More low cost automated petrol stations coming to the Canary Islands
Eight years since the law was passed in Spain to allow the opening of low-cost automatic self-service petrol stations, the first one from Fast Fuels is due to open in the Canary Islands. It has taken longer for these types of petrol stations to open in the archipelago compared to the mainland due to logistics, but now due to franchises, they are going to start opening in bigger numbers.
The first to open these so-called ‘ghost’ petrol stations (called this due to no staff being present), was PetroPrix, a single operator that has four sites in Gran Canaria, located in Las Palmas, Agüimes (Arinaga) and Gáldar, but now, Fast Fuel is entering the market in the islands.
The company, born in 2015, is going to open two service stations in Gran Canaria in the short term, in Telde and Maspalomas, but its intention is to grow “as much as the market allows", according to its CEO, Marcos Tejeda.
"In the Canary Islands, the potential for growth is massive, as hardly any brands of this type have entered," says Tejeda, who prefers to refer to them as ‘automatic’ petrol stations rather than 'low cost'.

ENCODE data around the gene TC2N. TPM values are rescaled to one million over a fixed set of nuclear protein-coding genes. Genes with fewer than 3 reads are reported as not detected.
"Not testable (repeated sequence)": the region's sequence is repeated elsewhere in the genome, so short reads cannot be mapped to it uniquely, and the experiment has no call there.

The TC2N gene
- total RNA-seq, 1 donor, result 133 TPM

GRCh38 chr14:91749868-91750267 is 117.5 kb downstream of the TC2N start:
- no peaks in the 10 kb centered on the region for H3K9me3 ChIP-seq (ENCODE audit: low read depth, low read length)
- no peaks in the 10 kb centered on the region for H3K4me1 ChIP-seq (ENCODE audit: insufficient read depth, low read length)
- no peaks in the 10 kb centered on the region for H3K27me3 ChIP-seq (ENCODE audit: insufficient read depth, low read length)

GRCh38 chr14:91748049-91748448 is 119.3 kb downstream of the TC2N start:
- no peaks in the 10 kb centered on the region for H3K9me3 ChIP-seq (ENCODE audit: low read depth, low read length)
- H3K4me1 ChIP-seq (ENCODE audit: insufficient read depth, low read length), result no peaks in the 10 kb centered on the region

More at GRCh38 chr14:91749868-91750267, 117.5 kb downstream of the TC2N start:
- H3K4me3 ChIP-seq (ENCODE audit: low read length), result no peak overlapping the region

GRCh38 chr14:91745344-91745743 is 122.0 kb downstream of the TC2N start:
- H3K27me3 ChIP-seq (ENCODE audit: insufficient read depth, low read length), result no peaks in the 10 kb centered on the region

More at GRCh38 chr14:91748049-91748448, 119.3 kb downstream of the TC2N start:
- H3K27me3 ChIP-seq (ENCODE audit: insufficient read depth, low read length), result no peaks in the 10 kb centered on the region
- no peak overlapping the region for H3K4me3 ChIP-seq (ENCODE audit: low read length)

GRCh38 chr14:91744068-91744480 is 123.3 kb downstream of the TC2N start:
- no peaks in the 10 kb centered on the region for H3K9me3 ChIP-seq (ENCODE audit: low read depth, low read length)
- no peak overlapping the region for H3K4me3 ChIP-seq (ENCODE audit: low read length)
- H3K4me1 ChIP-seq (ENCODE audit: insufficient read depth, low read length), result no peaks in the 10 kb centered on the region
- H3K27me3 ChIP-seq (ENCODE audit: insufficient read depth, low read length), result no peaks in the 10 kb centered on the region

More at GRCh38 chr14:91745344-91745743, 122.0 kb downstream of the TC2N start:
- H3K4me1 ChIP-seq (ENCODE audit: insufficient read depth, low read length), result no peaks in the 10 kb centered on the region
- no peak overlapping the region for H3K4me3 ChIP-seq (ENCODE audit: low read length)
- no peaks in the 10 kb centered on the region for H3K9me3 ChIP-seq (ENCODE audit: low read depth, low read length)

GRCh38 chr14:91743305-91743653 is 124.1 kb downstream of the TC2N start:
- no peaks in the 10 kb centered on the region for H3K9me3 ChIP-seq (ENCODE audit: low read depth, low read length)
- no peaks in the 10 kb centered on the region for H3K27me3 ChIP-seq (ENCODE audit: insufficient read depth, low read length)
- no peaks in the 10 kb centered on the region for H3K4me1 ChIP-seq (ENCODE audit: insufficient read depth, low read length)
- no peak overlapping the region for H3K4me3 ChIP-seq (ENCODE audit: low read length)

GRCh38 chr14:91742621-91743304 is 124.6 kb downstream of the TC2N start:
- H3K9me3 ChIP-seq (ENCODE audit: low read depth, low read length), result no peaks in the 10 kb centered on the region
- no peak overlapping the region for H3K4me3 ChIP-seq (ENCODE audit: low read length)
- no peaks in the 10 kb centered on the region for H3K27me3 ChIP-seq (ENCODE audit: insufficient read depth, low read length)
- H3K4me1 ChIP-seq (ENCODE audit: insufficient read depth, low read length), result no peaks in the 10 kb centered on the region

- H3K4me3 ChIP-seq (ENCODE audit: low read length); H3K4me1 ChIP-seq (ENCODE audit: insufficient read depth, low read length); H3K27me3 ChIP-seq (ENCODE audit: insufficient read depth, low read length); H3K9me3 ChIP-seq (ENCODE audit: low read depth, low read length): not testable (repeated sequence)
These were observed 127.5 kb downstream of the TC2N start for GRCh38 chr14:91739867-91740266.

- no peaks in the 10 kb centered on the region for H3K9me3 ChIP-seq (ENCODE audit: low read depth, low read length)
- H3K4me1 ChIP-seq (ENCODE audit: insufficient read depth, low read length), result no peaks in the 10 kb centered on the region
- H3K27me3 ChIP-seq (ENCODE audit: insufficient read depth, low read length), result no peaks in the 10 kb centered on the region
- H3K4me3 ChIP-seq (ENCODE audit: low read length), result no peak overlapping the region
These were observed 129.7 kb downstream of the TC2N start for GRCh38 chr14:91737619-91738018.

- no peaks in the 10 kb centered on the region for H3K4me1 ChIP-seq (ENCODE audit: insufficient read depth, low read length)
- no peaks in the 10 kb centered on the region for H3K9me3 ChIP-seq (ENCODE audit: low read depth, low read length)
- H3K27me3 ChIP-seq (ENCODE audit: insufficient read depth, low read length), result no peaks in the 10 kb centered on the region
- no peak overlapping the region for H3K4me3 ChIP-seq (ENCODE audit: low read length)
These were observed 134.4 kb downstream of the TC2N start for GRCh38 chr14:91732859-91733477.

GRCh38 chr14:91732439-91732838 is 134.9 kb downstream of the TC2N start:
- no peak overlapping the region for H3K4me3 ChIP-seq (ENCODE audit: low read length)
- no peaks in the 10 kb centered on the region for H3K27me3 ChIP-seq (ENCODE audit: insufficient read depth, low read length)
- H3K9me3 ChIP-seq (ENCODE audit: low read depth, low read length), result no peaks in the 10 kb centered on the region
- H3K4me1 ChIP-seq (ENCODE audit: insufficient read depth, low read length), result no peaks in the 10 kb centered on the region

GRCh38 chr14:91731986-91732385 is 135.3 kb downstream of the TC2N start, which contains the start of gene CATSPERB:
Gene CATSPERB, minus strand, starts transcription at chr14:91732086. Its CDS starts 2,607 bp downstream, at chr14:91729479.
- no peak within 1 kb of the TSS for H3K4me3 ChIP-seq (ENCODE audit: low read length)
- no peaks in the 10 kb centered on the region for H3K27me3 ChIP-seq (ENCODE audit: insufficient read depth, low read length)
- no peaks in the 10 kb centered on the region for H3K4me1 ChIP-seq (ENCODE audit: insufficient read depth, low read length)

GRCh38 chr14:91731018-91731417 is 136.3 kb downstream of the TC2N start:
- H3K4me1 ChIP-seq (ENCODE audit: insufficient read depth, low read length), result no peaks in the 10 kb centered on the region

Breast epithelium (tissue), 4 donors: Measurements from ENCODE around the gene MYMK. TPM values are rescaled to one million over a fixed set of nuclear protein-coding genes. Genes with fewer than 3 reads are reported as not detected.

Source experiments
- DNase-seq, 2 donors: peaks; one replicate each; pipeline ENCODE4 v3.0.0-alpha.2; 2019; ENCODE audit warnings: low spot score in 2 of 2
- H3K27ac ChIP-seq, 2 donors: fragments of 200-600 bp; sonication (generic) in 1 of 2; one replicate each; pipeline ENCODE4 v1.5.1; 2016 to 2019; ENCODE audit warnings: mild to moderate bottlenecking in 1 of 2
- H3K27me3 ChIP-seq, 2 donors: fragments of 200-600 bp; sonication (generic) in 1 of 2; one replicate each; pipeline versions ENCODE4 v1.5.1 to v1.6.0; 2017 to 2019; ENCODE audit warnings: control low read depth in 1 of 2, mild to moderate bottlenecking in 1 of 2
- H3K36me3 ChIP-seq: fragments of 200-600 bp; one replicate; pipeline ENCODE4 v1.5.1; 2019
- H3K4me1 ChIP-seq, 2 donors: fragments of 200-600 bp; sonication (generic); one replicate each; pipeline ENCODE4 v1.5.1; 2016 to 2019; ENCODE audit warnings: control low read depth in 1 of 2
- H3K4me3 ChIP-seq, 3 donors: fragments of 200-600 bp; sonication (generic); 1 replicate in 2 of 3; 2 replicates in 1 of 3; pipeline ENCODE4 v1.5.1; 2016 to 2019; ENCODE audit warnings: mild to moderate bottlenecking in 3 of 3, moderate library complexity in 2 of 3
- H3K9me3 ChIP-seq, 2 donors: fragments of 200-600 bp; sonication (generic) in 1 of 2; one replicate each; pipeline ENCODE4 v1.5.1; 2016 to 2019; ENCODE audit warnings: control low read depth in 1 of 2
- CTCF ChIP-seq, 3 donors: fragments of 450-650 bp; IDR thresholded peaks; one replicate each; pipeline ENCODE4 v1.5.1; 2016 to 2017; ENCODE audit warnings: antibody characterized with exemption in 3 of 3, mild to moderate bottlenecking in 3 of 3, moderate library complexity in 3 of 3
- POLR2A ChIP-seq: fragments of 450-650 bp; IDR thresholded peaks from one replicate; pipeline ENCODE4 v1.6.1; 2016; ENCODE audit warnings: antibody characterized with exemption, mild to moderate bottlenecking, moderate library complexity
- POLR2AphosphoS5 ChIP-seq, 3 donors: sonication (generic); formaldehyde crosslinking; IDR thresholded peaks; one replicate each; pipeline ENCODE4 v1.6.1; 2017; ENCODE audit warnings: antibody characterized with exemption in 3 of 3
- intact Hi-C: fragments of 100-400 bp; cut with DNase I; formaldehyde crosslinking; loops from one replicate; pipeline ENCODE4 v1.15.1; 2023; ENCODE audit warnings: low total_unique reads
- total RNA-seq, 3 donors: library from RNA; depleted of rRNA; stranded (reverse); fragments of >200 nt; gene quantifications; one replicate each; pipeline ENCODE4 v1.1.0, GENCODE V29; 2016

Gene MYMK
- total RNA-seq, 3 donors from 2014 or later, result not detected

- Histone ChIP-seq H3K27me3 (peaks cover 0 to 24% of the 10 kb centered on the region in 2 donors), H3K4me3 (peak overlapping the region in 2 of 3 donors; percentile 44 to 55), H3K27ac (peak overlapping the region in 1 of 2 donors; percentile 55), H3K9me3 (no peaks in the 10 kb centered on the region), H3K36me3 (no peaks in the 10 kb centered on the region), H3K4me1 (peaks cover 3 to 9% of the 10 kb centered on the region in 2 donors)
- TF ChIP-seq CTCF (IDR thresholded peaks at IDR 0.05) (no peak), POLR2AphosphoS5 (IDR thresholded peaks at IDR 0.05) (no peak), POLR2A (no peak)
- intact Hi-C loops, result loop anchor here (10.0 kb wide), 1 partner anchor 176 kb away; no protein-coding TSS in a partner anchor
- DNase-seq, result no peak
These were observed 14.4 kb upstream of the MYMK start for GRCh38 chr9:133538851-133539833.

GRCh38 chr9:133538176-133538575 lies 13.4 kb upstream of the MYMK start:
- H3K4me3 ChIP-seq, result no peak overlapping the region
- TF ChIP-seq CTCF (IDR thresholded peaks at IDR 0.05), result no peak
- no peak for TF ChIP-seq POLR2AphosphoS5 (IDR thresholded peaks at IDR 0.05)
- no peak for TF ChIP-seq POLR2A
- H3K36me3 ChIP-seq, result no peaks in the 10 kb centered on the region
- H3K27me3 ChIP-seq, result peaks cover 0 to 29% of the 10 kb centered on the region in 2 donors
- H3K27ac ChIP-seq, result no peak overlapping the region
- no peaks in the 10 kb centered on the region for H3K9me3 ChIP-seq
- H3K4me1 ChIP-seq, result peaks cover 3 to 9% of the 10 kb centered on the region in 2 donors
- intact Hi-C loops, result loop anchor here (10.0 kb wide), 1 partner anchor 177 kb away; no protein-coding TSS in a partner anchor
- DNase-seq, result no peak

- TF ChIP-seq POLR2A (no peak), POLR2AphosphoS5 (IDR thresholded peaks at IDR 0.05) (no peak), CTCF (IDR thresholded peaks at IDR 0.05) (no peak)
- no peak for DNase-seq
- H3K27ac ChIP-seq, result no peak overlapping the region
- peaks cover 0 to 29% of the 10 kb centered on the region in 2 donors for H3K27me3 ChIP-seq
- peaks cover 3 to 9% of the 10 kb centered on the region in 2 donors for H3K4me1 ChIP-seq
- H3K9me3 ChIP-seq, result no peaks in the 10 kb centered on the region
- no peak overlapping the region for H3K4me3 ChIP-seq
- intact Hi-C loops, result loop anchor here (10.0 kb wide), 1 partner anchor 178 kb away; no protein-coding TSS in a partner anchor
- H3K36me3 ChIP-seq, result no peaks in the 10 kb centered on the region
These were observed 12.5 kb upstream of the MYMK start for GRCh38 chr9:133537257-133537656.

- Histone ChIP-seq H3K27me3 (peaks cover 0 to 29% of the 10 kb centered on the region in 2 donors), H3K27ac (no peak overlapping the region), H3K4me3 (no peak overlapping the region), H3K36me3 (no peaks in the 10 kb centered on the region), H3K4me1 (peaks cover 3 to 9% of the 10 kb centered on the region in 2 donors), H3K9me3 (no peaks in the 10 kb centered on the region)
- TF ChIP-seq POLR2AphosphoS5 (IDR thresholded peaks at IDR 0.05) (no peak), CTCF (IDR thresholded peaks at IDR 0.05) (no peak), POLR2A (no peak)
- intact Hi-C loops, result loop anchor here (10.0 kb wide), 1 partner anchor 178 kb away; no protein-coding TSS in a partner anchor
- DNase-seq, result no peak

In mainland Spain, 12.5% of petrol stations are of this type and by 2025 it is expected to reach 25%, while on the islands less than 1% are currently automated. In the last year, low-cost service stations grew 22% nationally, compared to 2% on the islands.
These service stations have become tough competitors of traditional brands such as Disa, Shell, Cepsa, Repsol and BP, due to much lower prices, which, according to Tejeda, are achieved with how they buy their fuel stocks. He assures that the low cost is not linked to employment since, although the customer puts the petrol in himself and pays at an ATM, he always has staff on site.
In general, the price of fuel at these stations is between 8 and 12 cents cheaper per litre, meaning an average saving, for a regular consumer, of 300 euros per year.
However, there are misgivings that exist around the quality of the fuels offered by these brands of automatic or 'low cost' petrol stations, but Tejeda clarifies that the product they supply is exactly the same as that of traditional operators.
As he explains, the fuel arrives by boat and is stored in warehouses. In the peninsula, it is CLH (Hydrocarbons Logistics Company), who is in charge of the storage, transportation and distribution of fuel, and who has to comply with the EN22 state standard, which determines the quality standards of the fuel that reaches the consumer.
In the Canary Islands, it is Disa that has this role, and all operators, be them traditional or 'low cost', buy from these deposits. "The quality of petrol and diesel is the same for everyone," says Tejeda, who says that the sub-standard quality is an "urban myth."